If you are a developer and you are building this, you may also just run make release to get a nice, release-ready package of all required files. To build SafeMode9 (a bricksafe variant of GodMode9, with limited write permissions) instead of GodMode9, compile with make SAFEMODE=1. To switch screens, compile with make SWITCH_SCREENS=1. For additional customization, you may choose the internal font via make FONT=6X10, make FONT=ACORN, make FONT=GB or make FONT=ORIG.

Further customization is possible by hardcoding aeskeydb.bin (just put the file into the data folder when compiling). To preset M:/vram.mem with data of your choice (a filesystem image, maybe) provide vram0.img inside the data folder, but keep in mind there’s a hard 3MB limit. A standalone script runner is compiled by providing autorun.gm9 (again, in the data folder).

To build a .firm signed with SPI boot keys (for ntrboot and the like), run make ntrboot. You may need to rename the output files if the ntrboot installer you use uses hardcoded filenames. Some features such as boot9 / boot11 access are not currently available from the ntrboot environment.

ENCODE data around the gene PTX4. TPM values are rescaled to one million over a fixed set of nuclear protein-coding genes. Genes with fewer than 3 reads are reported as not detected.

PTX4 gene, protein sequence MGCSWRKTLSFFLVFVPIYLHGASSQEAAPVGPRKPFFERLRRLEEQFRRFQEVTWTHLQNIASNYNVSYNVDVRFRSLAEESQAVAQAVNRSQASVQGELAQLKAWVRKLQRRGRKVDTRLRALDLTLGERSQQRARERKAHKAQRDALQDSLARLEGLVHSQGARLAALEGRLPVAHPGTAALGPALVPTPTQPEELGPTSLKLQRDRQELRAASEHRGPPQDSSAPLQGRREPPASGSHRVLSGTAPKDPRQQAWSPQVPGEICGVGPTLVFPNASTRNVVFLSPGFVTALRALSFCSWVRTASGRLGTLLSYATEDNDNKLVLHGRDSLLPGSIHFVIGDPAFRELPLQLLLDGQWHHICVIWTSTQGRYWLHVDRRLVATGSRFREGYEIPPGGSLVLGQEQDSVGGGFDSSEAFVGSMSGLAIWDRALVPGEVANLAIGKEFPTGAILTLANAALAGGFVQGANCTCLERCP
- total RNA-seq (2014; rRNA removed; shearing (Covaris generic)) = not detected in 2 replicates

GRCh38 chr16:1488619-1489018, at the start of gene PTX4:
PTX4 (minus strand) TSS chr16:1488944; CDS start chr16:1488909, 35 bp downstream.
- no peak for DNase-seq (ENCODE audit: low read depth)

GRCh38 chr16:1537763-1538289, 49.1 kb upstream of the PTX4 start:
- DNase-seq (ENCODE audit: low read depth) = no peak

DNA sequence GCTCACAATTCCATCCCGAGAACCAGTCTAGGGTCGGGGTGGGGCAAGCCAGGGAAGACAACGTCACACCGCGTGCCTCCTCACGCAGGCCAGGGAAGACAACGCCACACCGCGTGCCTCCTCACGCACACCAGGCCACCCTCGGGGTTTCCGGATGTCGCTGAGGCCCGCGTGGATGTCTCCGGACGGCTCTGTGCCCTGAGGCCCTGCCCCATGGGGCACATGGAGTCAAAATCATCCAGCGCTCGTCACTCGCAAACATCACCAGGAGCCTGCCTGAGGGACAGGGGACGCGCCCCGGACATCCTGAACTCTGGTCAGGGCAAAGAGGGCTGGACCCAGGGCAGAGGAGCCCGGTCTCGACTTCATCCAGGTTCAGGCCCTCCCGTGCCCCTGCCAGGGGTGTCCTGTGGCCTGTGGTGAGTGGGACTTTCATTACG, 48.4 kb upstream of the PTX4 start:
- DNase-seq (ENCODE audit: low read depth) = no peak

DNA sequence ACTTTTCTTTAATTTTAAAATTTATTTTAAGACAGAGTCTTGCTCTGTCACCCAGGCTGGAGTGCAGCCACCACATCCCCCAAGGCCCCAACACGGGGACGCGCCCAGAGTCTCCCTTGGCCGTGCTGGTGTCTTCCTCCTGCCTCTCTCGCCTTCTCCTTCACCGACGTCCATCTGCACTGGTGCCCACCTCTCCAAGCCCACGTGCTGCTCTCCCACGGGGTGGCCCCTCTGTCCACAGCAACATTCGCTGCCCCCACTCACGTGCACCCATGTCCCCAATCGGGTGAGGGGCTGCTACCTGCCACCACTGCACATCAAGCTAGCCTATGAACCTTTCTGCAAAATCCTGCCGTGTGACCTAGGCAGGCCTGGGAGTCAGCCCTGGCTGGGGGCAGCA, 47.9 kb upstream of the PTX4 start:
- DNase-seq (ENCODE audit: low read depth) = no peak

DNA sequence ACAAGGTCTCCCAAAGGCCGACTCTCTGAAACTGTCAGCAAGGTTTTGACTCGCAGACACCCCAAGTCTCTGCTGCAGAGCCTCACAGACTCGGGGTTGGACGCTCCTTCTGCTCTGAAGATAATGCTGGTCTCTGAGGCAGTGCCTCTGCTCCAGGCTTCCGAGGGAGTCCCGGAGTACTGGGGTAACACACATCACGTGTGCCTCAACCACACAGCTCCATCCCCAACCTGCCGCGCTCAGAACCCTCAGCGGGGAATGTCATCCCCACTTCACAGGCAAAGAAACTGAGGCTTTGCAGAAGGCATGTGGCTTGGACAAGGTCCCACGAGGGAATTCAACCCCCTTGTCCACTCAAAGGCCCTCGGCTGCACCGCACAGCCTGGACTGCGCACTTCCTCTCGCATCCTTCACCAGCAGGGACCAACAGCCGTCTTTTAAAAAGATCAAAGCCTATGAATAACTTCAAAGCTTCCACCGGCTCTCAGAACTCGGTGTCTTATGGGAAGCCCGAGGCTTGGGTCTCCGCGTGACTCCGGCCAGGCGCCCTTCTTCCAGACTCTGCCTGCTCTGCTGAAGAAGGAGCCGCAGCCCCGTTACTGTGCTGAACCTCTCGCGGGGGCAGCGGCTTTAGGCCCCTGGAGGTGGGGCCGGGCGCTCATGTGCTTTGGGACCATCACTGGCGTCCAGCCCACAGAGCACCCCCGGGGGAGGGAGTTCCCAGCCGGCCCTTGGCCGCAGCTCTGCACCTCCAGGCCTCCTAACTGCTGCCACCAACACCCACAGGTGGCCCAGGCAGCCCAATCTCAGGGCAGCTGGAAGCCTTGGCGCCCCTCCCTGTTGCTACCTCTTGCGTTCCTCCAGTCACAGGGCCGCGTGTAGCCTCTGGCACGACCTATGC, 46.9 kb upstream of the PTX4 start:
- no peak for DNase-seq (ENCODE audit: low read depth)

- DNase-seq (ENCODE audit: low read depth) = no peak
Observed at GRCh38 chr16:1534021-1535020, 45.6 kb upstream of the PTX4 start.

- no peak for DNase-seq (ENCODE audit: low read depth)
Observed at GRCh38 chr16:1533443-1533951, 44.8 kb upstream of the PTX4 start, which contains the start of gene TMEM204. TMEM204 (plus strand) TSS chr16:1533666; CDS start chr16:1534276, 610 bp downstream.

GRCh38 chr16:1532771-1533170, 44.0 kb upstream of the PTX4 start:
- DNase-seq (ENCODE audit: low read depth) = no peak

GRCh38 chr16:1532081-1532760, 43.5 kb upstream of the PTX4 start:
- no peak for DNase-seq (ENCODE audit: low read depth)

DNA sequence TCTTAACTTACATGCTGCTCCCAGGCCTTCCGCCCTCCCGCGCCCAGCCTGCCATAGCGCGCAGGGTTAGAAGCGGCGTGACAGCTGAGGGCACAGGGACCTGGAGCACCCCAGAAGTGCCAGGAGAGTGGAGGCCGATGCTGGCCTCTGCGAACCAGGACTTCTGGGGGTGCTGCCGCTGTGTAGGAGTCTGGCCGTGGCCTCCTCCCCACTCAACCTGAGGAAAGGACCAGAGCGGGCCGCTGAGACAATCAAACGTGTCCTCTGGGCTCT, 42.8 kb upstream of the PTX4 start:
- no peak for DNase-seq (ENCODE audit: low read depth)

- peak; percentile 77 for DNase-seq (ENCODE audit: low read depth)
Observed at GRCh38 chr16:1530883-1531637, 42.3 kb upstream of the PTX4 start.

Bootloader mode

Same as boot9strap, GodMode9 can be installed to the system FIRM partition (‘FIRM0’). When executed from a FIRM partition, GodMode9 will default to bootloader mode and try to boot, in order, FIRM from FCRAM (see A9NC), 0:/bootonce.firm (will be deleted on a successful boot), 0:/boot.firm, 1:/boot.firm. In bootloader mode, hold R+LEFT on boot to enter the boot menu. Installing GodMode9 to a FIRM partition is only recommended for developers and will overwrite boot9strap.

Write permissions system

GodMode9 provides a write permissions system, which will protect you from accidentually damaging your system, losing data and/or modifying important system data. To unlock a write permission, an unlock sequence must be entered. This is not possible by accident. The write permission system is based on colors and the top bar on the top screen will change color according to the current write permission level. No permission above the yellow level can be unlocked on SafeMode9.

  • Green: Modification to system files is not possible on this permission level. You can’t edit or delete savegames and installed data. However, keep in mind that any non-system related or custom stuff on your SD card is not protected.
  • Yellow: You can modify system files on this permission level. Data that is unique to your console and cannot be gotten from anywhere else is still not modifyable. Any damages you introduce can be fixed in software, but loss of savegames and installed data is possible if you are not careful. A NAND backup is highly recommended starting at this level.